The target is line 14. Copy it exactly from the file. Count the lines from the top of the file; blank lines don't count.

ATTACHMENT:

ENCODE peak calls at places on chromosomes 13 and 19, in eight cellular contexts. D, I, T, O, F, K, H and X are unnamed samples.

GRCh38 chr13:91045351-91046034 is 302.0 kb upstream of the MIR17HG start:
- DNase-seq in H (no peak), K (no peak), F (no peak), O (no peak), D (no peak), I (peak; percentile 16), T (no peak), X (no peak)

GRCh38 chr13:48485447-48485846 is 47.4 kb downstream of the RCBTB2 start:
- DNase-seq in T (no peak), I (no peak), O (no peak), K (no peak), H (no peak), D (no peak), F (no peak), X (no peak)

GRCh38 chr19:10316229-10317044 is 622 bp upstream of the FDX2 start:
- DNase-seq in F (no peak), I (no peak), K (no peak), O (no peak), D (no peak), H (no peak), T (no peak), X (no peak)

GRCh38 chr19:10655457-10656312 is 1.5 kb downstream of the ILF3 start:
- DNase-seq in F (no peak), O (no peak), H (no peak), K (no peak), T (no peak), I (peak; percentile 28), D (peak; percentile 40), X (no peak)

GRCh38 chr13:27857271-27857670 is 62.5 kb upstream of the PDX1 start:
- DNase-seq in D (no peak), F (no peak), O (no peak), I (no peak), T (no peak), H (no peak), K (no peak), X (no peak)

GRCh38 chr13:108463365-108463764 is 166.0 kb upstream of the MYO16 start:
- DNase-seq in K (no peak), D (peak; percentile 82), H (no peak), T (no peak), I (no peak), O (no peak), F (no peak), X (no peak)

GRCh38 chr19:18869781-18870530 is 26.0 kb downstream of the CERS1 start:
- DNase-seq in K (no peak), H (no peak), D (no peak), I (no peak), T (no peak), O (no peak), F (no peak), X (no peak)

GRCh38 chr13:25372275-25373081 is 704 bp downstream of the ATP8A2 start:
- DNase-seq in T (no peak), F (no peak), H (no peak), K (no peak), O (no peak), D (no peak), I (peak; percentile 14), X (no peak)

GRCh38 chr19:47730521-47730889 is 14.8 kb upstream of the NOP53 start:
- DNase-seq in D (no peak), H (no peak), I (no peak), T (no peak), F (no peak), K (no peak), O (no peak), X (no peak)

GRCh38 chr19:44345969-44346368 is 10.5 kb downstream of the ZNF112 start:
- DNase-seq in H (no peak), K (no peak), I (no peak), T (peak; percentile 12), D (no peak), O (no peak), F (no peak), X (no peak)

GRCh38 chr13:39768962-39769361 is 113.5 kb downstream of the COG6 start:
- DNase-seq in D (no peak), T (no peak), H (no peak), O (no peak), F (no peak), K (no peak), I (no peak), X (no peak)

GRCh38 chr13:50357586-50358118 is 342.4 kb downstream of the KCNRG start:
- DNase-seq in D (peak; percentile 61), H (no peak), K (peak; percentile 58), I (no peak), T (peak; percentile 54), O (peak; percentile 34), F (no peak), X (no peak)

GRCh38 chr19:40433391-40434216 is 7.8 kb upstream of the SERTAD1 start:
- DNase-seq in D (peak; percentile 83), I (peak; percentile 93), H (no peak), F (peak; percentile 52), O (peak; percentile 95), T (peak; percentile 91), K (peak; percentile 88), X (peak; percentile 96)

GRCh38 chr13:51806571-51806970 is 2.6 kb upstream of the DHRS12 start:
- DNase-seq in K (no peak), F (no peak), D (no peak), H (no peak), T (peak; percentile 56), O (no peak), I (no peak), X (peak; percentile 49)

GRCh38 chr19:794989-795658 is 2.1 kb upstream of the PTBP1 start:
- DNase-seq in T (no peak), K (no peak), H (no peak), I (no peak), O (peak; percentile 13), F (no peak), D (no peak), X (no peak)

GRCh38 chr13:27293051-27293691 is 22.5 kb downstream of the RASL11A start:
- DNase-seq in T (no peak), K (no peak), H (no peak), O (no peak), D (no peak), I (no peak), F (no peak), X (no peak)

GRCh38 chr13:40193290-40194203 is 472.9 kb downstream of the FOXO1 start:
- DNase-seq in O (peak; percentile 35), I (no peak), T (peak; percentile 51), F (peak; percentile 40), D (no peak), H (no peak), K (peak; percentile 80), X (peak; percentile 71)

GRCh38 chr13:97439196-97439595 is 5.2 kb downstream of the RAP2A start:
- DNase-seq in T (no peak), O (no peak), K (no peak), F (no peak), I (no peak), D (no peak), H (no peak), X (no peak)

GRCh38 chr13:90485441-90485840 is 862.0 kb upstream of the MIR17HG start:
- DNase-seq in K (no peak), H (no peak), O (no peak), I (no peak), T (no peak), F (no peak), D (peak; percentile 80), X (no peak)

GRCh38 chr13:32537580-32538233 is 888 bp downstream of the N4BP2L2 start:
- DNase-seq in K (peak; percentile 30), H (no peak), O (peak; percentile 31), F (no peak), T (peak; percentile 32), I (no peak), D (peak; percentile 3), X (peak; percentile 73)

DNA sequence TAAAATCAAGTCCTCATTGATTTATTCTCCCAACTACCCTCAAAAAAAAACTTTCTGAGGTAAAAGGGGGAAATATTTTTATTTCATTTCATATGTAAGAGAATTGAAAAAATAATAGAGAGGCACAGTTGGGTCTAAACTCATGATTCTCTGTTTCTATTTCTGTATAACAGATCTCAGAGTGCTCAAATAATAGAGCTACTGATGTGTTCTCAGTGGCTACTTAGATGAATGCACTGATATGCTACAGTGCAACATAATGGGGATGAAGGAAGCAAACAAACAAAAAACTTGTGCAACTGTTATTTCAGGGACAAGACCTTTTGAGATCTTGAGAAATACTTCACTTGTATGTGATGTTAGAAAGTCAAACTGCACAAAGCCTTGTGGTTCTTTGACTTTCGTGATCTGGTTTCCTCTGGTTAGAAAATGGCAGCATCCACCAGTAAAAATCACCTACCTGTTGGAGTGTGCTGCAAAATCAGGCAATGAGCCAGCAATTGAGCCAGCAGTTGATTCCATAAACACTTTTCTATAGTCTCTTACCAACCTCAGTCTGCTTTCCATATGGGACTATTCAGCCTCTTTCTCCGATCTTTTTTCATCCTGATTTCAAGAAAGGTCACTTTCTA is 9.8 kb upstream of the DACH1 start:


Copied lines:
GRCh38 chr19:18869781-18870530 is 26.0 kb downstream of the CERS1 start: